Actually, if it were my place, I'd run 2x Cat6A and 2x RG6 Quad Shield to each location that I put a data outlet. Home run everything (keep the Cat cables under 300 ft per run) to a common panel.

    I'd plan on also running single Cat5E or Cat 6A to locations where I'd want to mount Access Points for wireless services. Depending on the construction design and footprint of the house (sq footage per floor) you will need a minimum of 2 and likely more, access points to cover three stories.

    Run 3x RG6 QS (quad shield) to where the satellite dish would go (most need to see a southern sky without obstructions). Run a good ground to that location as well (preferably as straight to ground as possible, and since you are on a mountain, I'd actually consider hiring a lightning consultant to design lightning protection for the house). Same/additional if you are planning a Over-the-air TV and/or FM radio antenna installation. Figure out where the Internet service is coming from (wireless provider, phone co, cable co, etc) and put in a run + a spare to where that would enter the building (if terrestrial services, then they usually bury them in the same trench that is dug for the power line).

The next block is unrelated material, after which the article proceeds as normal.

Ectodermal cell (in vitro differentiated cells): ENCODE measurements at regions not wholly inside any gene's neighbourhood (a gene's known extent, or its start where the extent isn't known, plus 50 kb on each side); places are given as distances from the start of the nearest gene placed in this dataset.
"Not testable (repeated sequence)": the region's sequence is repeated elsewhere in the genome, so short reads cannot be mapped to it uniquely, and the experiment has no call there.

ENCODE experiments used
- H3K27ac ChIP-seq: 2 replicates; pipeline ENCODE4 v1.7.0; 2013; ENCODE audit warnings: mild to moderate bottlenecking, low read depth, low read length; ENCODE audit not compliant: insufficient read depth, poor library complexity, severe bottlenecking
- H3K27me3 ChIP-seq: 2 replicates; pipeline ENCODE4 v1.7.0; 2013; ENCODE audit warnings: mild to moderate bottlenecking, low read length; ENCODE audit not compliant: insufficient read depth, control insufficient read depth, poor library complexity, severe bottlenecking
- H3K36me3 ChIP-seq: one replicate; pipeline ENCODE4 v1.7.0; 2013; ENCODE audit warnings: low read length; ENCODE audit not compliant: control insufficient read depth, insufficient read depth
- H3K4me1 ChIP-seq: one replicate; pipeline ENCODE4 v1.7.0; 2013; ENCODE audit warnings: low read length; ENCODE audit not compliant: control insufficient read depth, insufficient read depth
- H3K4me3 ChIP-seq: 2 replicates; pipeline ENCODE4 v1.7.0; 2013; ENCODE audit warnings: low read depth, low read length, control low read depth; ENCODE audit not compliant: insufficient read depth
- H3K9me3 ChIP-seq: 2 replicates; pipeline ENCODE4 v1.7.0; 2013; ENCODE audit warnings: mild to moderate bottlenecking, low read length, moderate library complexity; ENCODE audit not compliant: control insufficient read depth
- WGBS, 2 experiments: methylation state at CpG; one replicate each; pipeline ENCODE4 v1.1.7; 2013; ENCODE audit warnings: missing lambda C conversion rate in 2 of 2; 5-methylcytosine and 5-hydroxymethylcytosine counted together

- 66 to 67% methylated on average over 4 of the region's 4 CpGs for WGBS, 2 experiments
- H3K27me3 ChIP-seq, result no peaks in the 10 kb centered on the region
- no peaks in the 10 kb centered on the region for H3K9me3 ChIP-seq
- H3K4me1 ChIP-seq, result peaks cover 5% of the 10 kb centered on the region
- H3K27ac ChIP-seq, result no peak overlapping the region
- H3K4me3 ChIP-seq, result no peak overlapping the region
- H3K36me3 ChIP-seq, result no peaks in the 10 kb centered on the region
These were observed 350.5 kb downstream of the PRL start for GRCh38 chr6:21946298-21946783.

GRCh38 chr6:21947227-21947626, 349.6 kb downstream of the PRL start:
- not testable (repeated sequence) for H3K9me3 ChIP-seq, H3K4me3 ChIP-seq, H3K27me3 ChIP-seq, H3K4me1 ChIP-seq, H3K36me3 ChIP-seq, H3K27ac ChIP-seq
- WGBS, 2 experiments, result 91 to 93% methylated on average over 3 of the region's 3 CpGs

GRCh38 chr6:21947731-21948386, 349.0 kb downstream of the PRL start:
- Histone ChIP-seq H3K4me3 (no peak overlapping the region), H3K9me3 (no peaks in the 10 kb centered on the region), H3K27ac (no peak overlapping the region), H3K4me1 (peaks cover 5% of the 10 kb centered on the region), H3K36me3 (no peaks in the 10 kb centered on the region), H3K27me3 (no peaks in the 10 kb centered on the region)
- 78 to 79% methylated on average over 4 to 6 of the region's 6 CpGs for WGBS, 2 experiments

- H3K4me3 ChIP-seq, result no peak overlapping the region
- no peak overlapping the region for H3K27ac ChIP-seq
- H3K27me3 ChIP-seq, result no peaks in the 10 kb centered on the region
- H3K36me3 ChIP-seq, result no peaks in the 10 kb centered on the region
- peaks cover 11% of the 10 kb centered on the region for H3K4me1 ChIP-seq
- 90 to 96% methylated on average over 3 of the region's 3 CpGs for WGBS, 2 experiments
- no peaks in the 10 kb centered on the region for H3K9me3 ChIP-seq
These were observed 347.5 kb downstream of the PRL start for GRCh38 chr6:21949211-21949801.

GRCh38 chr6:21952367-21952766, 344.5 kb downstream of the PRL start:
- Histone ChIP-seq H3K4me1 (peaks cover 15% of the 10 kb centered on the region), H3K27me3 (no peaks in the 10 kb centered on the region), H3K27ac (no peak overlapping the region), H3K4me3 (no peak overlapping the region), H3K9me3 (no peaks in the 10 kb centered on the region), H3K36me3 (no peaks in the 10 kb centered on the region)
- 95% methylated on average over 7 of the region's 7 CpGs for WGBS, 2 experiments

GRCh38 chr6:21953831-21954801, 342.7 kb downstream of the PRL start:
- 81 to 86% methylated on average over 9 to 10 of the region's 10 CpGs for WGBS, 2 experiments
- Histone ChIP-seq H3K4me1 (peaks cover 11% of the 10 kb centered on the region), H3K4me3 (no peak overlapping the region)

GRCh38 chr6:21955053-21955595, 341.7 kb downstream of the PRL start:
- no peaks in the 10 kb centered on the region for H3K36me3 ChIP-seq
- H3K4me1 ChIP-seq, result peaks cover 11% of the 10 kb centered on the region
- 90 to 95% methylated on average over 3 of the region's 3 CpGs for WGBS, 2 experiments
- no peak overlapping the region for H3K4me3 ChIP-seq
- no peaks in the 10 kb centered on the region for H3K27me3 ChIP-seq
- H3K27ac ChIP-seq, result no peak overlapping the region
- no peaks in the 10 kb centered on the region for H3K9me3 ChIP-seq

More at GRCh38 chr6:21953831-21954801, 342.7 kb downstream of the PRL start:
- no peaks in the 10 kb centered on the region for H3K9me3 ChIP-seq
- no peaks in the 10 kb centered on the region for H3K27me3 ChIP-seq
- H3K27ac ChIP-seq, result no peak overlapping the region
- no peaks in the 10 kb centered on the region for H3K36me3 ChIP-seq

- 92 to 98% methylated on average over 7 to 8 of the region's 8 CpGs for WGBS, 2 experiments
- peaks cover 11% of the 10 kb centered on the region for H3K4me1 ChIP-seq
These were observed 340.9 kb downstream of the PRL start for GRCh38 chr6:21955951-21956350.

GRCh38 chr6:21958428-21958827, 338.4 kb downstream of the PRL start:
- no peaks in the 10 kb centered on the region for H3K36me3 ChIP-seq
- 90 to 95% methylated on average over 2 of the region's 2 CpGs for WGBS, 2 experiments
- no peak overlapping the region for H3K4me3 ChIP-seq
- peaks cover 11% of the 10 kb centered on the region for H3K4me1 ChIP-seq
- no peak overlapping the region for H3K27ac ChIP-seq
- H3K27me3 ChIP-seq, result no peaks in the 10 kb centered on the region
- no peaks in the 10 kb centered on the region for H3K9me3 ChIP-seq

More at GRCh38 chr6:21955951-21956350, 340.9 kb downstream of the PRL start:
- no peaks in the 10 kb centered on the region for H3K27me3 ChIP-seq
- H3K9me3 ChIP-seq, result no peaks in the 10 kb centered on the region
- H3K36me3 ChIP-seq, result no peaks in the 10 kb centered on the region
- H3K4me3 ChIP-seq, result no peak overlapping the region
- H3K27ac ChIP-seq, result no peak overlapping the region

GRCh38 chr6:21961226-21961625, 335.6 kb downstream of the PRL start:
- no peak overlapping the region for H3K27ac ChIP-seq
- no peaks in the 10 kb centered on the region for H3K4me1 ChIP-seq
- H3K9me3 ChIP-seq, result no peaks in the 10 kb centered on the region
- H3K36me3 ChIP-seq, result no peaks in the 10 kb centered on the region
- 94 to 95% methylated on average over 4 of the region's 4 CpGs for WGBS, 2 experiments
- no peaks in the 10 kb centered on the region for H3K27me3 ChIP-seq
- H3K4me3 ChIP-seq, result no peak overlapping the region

While the wire isn't free, pre-wiring all that will make it possible to move things around the house with ease after it is built, and will mean you probably won't ever need to re-wire.

    When I do a custom house, I try to convince the customer to install data outlets so that every wall that is more than 8 ft long has at least one, in pretty much every room. This way you have more freedom to move the arrangement of the room to whatever you want down the road. I make all the data outlets the same - 2x Cat cable and 2x RG6QS. That way you are ready for satellite TV, Internet, and more down the road.

    As for home automation, there are several good systems out there, I'm partial to Insteon/ZWave and the ISY controller, as its the most programmable one out there.

    There are three fully developed systems standards - Insteon, ZWave and Zigbee. With a house as large as you have, I'd stay away from Zigbee (unless you end up with a high-end system like Crestron that supports multiple bridges in Zigbee). I'd probably go with some mix of Insteon (widest range of switches and devices) and Zwave (most universal support) and the ISY controller. If you are hiring out the automation design, you can get really deep into this stuff, and add higher end stuff like Crestron controllers, etc.